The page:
Lessons from Magrathea

04 Jul 2012

Magrathea Meteorite

Many men of course became extremely rich, but this was perfectly natural and nothing to be ashamed of because no one was really poor – at least no one worth speaking of. And for all the richest and most successful merchants life inevitably became rather dull and niggly, and they began to imagine that this was therefore the fault of the worlds they’d settled on – none of them was entirely satisfactory: either the climate wasn’t quite right in the later part of the afternoon, or the day was half an hour too long, or the sea was exactly the wrong shade of pink.

And thus were created the conditions for a staggering new form of specialist industry: custom-made luxury planet building. The home of this industry was the planet Magrathea, where hyperspatial engineers sucked matter through white holes in space to form it into dream planets – gold planets, platinum planets, soft rubber planets with lots of earthquakes – all lovingly made to meet the exacting standards that the Galaxy’s richest men naturally came to expect.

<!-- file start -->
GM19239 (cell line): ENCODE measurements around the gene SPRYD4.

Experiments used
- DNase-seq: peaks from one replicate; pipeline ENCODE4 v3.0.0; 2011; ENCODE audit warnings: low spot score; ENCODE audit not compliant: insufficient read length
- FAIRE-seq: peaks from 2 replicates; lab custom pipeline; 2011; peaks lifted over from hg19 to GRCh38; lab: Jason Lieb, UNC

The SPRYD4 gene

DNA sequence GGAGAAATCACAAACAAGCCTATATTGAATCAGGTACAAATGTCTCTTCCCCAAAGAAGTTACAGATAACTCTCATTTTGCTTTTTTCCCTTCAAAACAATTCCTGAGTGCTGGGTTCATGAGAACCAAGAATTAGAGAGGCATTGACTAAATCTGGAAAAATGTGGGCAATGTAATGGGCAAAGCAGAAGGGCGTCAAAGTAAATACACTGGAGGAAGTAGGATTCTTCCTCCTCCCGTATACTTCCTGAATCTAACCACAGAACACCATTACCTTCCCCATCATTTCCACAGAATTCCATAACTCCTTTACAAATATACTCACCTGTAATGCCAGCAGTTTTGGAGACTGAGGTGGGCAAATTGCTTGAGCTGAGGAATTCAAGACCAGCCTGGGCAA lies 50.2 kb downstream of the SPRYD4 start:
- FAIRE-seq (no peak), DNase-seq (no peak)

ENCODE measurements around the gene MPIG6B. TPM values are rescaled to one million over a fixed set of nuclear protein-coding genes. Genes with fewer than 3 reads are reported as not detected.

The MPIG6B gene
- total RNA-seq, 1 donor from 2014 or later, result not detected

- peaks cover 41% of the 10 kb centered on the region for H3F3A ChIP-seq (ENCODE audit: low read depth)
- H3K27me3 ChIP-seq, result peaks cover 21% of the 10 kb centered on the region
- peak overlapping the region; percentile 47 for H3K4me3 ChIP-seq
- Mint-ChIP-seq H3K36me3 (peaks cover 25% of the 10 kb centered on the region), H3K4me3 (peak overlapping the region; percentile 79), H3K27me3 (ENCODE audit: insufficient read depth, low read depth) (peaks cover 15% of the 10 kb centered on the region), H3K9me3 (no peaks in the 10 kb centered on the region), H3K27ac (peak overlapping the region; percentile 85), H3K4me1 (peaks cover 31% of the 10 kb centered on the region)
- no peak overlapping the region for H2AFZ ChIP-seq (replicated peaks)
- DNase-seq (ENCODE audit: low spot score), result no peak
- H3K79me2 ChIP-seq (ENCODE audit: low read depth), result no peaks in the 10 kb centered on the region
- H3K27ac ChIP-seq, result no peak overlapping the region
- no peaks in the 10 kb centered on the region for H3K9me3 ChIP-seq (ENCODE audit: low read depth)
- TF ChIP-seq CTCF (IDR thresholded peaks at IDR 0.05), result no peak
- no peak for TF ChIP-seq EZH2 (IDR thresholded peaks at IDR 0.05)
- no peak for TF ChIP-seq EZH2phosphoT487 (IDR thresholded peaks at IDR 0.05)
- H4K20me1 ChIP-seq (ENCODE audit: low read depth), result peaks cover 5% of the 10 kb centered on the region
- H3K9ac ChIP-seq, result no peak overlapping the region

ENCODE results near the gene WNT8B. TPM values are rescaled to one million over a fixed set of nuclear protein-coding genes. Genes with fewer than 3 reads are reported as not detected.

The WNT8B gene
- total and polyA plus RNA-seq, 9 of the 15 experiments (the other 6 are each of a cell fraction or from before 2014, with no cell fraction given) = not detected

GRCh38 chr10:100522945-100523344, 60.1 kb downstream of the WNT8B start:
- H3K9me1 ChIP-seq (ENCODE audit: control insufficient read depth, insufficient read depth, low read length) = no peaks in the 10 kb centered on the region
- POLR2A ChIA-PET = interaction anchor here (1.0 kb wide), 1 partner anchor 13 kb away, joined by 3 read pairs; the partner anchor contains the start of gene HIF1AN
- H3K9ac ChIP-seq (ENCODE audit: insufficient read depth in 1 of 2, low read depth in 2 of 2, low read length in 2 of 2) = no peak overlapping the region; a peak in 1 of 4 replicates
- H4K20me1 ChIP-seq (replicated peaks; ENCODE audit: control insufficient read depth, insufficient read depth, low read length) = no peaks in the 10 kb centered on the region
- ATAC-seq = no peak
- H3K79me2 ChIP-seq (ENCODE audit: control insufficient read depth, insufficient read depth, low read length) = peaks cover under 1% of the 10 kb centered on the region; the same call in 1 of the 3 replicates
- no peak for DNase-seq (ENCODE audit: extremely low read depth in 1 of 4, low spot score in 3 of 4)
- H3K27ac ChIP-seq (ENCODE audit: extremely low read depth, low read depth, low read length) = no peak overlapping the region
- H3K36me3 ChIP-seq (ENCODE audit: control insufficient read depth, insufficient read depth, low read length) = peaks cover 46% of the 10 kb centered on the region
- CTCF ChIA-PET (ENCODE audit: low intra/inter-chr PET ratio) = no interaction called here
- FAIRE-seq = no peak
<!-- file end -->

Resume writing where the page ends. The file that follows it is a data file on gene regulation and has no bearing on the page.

But so successful was this venture that Magrathea soon became the richest planet of all time and the rest of the Galaxy was reduced to abject poverty. And so the system broke down, the Empire collapsed, and a long sullen silence settled over a billion hungry worlds, disturbed only by the pen scratchings of scholars as they laboured into the night over smug little treatises on the value of a planned political economy.

The Hitchhiker's Guide to the Galaxy, Douglas Adams, 1979

Posted by Jordan Kaplan at 11:00 PM